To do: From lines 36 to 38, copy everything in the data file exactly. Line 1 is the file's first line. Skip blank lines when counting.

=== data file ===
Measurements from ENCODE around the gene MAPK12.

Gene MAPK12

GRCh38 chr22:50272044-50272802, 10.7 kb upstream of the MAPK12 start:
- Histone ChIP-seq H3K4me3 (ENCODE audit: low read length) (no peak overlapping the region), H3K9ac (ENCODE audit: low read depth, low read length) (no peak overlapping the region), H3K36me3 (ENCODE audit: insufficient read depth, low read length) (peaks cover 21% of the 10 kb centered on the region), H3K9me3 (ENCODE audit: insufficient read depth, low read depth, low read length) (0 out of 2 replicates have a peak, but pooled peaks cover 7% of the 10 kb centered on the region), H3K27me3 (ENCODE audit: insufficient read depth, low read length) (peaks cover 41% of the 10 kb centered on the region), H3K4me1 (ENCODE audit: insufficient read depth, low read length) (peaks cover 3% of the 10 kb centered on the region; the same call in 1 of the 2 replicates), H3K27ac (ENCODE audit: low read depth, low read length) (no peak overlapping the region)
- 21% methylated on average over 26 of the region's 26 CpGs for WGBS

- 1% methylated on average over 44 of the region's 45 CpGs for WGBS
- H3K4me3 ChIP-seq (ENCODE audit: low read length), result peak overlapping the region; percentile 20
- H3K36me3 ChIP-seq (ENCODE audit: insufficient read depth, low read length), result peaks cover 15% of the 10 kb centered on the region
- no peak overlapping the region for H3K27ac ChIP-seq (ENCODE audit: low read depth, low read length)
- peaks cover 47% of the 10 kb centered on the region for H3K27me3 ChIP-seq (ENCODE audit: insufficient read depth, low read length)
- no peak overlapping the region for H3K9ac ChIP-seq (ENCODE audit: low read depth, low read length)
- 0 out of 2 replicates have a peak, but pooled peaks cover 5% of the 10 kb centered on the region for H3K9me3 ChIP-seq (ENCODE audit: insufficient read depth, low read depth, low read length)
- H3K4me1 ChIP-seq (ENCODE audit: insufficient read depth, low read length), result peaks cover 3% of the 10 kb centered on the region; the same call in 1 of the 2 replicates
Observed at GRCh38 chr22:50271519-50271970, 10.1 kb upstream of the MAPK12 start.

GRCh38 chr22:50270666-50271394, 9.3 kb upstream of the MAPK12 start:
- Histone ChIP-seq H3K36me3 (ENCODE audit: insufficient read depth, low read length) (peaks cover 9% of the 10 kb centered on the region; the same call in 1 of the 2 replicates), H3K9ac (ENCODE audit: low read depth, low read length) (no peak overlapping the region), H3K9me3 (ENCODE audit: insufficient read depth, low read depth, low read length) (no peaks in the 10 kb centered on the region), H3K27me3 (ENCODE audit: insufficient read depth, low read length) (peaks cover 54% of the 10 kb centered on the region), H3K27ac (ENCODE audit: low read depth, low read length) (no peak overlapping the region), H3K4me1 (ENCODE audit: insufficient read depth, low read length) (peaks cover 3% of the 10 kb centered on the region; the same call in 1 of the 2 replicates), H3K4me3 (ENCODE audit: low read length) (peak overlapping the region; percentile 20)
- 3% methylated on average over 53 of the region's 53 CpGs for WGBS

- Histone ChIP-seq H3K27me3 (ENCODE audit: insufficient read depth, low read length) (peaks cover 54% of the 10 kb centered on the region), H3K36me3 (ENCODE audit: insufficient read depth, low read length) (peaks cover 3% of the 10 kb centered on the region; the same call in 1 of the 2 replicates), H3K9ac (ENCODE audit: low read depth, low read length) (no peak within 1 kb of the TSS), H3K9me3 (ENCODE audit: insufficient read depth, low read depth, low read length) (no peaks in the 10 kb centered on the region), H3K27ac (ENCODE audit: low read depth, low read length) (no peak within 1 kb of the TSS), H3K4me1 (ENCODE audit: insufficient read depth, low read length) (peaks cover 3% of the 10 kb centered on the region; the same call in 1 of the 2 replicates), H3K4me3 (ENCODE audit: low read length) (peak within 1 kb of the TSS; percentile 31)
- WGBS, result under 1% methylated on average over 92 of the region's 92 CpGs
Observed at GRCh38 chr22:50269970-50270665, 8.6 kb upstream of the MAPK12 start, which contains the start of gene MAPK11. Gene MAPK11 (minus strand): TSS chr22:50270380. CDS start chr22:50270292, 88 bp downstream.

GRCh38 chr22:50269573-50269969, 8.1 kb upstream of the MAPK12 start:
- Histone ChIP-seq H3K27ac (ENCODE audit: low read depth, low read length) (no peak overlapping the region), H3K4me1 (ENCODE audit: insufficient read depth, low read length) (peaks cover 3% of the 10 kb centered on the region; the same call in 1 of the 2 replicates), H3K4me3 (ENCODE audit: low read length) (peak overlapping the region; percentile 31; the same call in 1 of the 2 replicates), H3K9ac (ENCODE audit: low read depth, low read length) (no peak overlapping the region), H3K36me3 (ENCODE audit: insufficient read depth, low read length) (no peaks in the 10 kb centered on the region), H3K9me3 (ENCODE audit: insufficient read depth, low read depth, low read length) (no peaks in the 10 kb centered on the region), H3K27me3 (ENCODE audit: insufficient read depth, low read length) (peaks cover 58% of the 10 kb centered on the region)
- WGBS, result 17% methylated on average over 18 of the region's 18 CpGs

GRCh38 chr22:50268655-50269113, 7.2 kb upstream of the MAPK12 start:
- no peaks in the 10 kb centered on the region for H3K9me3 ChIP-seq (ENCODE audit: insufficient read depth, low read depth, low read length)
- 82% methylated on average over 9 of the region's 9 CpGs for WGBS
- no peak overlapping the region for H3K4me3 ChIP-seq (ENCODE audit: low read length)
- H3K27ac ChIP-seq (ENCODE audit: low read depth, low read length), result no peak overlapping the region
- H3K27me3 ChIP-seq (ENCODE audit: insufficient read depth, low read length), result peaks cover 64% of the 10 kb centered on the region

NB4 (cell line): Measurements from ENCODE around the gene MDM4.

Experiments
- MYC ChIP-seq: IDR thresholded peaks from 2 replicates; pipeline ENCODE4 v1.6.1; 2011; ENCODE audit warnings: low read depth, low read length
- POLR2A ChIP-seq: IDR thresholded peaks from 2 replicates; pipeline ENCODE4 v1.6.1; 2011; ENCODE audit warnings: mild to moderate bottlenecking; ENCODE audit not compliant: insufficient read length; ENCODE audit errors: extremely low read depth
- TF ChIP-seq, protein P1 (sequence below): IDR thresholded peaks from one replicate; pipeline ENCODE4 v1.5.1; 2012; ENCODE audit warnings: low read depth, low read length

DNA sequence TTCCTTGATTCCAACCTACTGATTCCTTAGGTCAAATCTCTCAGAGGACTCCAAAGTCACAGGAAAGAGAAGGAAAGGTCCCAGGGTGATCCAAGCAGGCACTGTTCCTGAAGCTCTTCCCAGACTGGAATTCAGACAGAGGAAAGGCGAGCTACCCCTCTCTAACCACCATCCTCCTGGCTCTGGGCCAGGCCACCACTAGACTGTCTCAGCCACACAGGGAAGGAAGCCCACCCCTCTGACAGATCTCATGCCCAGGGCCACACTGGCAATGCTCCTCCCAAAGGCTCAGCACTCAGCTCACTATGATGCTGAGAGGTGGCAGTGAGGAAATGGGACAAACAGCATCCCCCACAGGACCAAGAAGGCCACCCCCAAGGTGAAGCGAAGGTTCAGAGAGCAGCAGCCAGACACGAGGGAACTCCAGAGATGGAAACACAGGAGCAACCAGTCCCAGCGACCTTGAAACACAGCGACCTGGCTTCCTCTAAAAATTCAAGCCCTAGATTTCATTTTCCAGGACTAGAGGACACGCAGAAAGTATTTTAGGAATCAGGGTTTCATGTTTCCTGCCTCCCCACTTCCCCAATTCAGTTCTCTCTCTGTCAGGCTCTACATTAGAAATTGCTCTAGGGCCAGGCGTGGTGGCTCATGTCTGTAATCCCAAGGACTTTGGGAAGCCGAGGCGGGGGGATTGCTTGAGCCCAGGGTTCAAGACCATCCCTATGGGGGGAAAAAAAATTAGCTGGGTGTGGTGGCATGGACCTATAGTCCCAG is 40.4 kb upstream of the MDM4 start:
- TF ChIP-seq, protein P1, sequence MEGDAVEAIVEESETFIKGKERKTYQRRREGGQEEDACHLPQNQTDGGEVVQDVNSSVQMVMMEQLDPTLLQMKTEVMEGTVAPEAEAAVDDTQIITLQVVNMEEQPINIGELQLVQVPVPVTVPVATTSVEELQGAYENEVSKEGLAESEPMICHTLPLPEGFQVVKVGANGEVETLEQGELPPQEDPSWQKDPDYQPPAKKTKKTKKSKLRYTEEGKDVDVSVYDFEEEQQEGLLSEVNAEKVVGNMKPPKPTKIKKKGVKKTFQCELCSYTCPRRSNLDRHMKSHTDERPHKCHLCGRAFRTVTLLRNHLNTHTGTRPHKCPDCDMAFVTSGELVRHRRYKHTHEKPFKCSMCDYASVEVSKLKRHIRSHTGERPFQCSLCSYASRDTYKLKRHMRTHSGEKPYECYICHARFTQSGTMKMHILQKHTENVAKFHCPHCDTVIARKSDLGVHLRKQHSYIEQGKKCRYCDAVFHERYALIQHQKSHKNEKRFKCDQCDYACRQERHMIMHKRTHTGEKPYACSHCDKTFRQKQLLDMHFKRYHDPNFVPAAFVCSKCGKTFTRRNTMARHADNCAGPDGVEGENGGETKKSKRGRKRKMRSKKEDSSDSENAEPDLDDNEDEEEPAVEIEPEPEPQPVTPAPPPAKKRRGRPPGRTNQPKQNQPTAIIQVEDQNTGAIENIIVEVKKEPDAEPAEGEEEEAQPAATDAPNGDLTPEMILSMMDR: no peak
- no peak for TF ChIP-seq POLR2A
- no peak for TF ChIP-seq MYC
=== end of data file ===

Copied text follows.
- TF ChIP-seq, protein P1, sequence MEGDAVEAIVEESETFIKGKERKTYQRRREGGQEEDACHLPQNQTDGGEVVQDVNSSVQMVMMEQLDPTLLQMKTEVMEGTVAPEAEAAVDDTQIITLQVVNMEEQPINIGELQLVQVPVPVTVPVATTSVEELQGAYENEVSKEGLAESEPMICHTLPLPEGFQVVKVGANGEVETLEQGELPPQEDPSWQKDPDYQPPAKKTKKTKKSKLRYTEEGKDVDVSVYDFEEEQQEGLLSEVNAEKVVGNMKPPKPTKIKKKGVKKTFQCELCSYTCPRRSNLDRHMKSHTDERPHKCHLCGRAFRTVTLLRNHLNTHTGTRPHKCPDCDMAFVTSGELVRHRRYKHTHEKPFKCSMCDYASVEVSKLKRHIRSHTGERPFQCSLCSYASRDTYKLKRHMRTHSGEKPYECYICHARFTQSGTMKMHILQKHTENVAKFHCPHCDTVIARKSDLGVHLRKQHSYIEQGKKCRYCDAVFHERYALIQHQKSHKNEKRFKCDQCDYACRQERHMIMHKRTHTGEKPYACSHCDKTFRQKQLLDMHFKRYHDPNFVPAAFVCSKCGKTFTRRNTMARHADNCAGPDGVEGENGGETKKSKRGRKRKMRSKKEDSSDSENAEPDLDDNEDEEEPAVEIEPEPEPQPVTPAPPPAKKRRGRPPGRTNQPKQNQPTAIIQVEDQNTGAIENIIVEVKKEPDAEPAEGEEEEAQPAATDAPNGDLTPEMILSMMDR: no peak
- no peak for TF ChIP-seq POLR2A
- no peak for TF ChIP-seq MYC